Under the direction of Charles C. Rich, the main street of the town was laid out north and south using the north star as a guide. During the year 1864, there the remainder of the townsite was surveyed by Joseph C. Rich. It was laid off into ten acre blocks, which were divided into lots of one acre each. The streets were eight rods wide at first but most of them have since been reduced to six.

      Under the direction of David Bills, the Presiding Elder, the lots were numbered and the numbers placed in a hat. Each man was given the lot which corresponded to the number which he drew. Later as the probable size of the community became apparent additional lots were drawn by the settlers and some trading took place to do away with the inconvenience of scattered holdings.

      The first settlers were given five acre farms near the townsite. Later the more distant land was divided into ten acre pieces and distributed by lot. Title to the land was not even thought of. Each man believed that the land given to him was his, but later with the country was opened to homesteading by the government, the men who claimed the land hired one of their number to homestead it and then the deeds were made over to the owner. This opened up an opportunity for "jumping claims" but in the early period in which the choice land was homesteaded the practice did not occur. In a later period when some of the poorer land was involved and the feeling of fellowship which is common to early settlements had somewhat worn off, such things did happen in spite of pressure from church officials who were supervising the distribution.

      For many years the hay land east of town was held in common and was sufficient for all, but later private claims and titles included most of it.

      Research done by Tim Stay.

      Joel Campbell was born 13 August 1812 (other records show 1804, another shows 1795), Goshen, Orange County, New York, son of Jonathan and Eunice Phoebe (Button) Campbell. The Campbell family from which Joel descends can be traced directly from Archibald Campbell who married Eva O'Dwin, ,daughter of Paul Mac Dwin (or Dubibhn) who was first Knight of Lochawe. The family continued in Argyll for twenty one generations, intermarrying with many of the prominent clans of Scotland, including Stewart, Douglas, Lamont, Erskine, and Bruce.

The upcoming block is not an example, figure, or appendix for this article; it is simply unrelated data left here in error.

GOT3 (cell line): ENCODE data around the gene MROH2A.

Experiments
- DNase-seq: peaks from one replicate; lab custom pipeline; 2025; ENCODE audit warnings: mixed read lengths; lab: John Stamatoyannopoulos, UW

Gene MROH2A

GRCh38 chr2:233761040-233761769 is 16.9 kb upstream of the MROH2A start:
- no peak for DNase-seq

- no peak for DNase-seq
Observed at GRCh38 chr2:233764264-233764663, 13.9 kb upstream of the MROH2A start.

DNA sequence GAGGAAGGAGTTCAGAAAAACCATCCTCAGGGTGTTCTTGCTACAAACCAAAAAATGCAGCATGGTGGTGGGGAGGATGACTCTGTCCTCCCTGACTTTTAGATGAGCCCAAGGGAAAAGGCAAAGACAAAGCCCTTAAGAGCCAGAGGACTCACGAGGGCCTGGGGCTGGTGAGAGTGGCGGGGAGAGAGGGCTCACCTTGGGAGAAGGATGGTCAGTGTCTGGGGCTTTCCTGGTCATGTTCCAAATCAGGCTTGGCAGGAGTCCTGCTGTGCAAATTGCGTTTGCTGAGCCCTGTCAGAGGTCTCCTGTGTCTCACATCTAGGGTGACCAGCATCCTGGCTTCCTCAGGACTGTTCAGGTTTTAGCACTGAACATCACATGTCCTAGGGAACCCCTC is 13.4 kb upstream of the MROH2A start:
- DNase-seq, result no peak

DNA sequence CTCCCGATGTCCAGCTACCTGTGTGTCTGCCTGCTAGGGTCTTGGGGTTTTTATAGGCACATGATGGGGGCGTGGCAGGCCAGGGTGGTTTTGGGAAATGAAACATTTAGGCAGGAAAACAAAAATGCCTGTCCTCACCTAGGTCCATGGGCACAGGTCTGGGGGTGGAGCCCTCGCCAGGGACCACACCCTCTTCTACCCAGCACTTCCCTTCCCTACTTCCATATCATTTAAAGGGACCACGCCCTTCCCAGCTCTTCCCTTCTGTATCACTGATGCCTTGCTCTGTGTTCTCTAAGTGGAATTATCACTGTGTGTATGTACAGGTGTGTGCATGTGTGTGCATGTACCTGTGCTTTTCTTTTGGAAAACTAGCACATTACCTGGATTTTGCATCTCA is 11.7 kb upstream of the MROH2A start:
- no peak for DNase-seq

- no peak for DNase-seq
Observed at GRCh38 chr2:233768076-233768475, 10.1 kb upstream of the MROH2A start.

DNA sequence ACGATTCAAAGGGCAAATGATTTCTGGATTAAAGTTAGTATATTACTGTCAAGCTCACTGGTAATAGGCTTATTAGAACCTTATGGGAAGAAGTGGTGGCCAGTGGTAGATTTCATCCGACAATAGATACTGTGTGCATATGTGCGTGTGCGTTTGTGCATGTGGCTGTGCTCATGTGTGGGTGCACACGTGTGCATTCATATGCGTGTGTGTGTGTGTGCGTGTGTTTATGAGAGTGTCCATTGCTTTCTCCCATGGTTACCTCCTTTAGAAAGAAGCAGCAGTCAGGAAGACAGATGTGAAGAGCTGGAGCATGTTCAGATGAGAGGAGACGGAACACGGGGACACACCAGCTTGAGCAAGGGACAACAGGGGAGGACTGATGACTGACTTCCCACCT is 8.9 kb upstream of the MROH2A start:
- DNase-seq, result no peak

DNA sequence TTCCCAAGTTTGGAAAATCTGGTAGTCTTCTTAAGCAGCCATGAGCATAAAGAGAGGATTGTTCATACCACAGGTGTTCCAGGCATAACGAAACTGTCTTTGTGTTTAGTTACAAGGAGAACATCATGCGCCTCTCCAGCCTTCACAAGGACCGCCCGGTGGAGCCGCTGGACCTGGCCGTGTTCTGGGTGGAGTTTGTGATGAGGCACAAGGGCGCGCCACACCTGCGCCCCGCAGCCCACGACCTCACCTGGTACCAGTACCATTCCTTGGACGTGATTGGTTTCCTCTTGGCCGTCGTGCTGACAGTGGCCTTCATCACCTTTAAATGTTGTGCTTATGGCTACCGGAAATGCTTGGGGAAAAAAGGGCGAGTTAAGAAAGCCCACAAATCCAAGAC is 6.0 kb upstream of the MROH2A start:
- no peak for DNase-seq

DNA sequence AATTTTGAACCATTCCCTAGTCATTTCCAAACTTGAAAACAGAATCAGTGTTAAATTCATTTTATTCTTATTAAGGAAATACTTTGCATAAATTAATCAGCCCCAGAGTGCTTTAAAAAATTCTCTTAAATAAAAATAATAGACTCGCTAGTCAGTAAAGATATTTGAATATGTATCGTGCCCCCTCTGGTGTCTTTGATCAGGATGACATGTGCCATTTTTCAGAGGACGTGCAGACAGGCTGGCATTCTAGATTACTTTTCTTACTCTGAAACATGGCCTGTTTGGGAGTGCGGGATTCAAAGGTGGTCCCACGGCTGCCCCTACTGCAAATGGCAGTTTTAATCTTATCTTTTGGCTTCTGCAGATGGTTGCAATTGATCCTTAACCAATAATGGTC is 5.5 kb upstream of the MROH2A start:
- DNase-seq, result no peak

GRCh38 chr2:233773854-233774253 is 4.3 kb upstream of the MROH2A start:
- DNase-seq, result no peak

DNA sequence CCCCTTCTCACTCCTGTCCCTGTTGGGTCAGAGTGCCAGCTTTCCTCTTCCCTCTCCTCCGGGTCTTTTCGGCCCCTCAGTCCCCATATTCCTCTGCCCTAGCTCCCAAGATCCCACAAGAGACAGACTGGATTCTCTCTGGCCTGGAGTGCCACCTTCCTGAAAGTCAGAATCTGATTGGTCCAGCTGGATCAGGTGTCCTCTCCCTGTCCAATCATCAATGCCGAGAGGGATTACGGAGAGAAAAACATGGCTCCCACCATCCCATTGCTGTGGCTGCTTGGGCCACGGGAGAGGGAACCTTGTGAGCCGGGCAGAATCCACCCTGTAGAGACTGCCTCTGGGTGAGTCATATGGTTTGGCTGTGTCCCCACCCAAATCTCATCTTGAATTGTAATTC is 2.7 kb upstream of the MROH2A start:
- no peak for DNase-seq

The Campbell's led a colorful history and it has been said that the history of Scotland and the history of the Clan of Campbell are the same. Joel's ancestors include the second through thirteenth Knights of Lochawe, namely: Duncan, Cailen Maol Maith, Archibald, Duncan, Dougal, Sir Archibald, Sir Colin, Sir Colin, and Sir Duncan. It also includes the first through sixth Lords of Auchenbrek namely: Sir Duncan, Sir Dugald, Sir Archibald, Sir Duncan, Sir Dougald and Sir Duncan. Sir Duncan, sixth of Auchenbrek was the father of William Campbell father of Lieutenant Colonel William Campbell who was born 1632 at Wester Kames, Bute County, Scotland who was the father born at the same place in 1663. He went to Londonderry, Ulster County Ireland in 1685 and then to America by 1728.

      Lt. Colonel Campbell had two known sons, James and Samuel, both born in Londonderry. Samuel Campbell, born in 1695, married Mary Hunter in Boston, Massachusetts on 9 December 1731. They had among their children, seven sons, namely: Daniel, Samuel, Joel, Nathaniel, Jonathan, Levi and Reuben. Samuel passed away at Middletown, New York in 1780 leaving a will. Joel Campbell born 22 January 1735 at Boston, MA. He married Nancy Leonard (or Lenard) who was born 15 Jun 1737 Ostego County, New York, daughter of Joseph Leonard, his wife reputed to be a Harvey or Hodges. Joseph Leonard was the son of Benjamin and Sarah (Thrasher) Leonard. Joel had a family of at least five children by Nancy, namely: Joel, Nathaniel, Obiah, Jonathan and Jemima. he also had several by his second wife Rebecca. Jonathan, son of Joel was born 1 June 1761 Providence, Saratoga County, New York. He moved with his family to Mamakating, Ulster County, New York at an early age. He married Phoebe Button, daughter of Matthias and Phobe (Brown) Button, she was born 23 December 1761 near Canterbury, Connecticut. They had a family of twelve children namely: Susanna, Hanna, Benajiah, Joel, Ruth, John, Benoni, Ezekiel, Frederick, William, Matilda and Jonathan.